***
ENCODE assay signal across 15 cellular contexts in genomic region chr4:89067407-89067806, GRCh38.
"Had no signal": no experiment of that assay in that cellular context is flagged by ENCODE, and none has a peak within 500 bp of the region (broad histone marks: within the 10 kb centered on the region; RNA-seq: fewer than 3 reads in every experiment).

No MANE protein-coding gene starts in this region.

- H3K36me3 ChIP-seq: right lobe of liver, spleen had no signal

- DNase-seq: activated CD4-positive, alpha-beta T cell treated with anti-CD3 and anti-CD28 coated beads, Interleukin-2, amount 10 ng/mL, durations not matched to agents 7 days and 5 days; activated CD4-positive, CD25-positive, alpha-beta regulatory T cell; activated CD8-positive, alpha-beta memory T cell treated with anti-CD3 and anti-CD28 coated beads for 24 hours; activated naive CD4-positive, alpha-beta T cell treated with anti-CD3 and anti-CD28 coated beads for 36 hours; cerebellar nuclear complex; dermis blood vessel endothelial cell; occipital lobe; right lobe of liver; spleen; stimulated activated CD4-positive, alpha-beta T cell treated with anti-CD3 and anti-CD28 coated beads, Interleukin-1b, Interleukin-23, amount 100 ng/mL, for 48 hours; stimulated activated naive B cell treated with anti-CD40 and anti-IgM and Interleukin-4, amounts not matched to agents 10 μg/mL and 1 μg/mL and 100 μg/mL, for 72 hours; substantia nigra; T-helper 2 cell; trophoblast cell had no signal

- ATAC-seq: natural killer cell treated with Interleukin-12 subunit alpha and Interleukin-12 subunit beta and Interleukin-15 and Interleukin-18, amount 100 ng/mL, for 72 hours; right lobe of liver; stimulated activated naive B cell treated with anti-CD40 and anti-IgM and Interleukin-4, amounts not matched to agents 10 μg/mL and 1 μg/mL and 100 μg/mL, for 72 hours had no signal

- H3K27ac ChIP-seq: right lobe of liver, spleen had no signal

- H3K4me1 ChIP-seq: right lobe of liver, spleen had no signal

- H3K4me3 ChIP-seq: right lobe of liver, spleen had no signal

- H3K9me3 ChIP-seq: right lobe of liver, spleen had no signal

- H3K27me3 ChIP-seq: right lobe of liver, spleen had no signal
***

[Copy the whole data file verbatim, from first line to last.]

ENCODE assay signal across 15 cellular contexts in genomic region chr4:89067407-89067806, GRCh38.
"Had no signal": no experiment of that assay in that cellular context is flagged by ENCODE, and none has a peak within 500 bp of the region (broad histone marks: within the 10 kb centered on the region; RNA-seq: fewer than 3 reads in every experiment).

No MANE protein-coding gene starts in this region.

- H3K36me3 ChIP-seq: right lobe of liver, spleen had no signal

- DNase-seq: activated CD4-positive, alpha-beta T cell treated with anti-CD3 and anti-CD28 coated beads, Interleukin-2, amount 10 ng/mL, durations not matched to agents 7 days and 5 days; activated CD4-positive, CD25-positive, alpha-beta regulatory T cell; activated CD8-positive, alpha-beta memory T cell treated with anti-CD3 and anti-CD28 coated beads for 24 hours; activated naive CD4-positive, alpha-beta T cell treated with anti-CD3 and anti-CD28 coated beads for 36 hours; cerebellar nuclear complex; dermis blood vessel endothelial cell; occipital lobe; right lobe of liver; spleen; stimulated activated CD4-positive, alpha-beta T cell treated with anti-CD3 and anti-CD28 coated beads, Interleukin-1b, Interleukin-23, amount 100 ng/mL, for 48 hours; stimulated activated naive B cell treated with anti-CD40 and anti-IgM and Interleukin-4, amounts not matched to agents 10 μg/mL and 1 μg/mL and 100 μg/mL, for 72 hours; substantia nigra; T-helper 2 cell; trophoblast cell had no signal

- ATAC-seq: natural killer cell treated with Interleukin-12 subunit alpha and Interleukin-12 subunit beta and Interleukin-15 and Interleukin-18, amount 100 ng/mL, for 72 hours; right lobe of liver; stimulated activated naive B cell treated with anti-CD40 and anti-IgM and Interleukin-4, amounts not matched to agents 10 μg/mL and 1 μg/mL and 100 μg/mL, for 72 hours had no signal

- H3K27ac ChIP-seq: right lobe of liver, spleen had no signal

- H3K4me1 ChIP-seq: right lobe of liver, spleen had no signal

- H3K4me3 ChIP-seq: right lobe of liver, spleen had no signal

- H3K9me3 ChIP-seq: right lobe of liver, spleen had no signal

- H3K27me3 ChIP-seq: right lobe of liver, spleen had no signal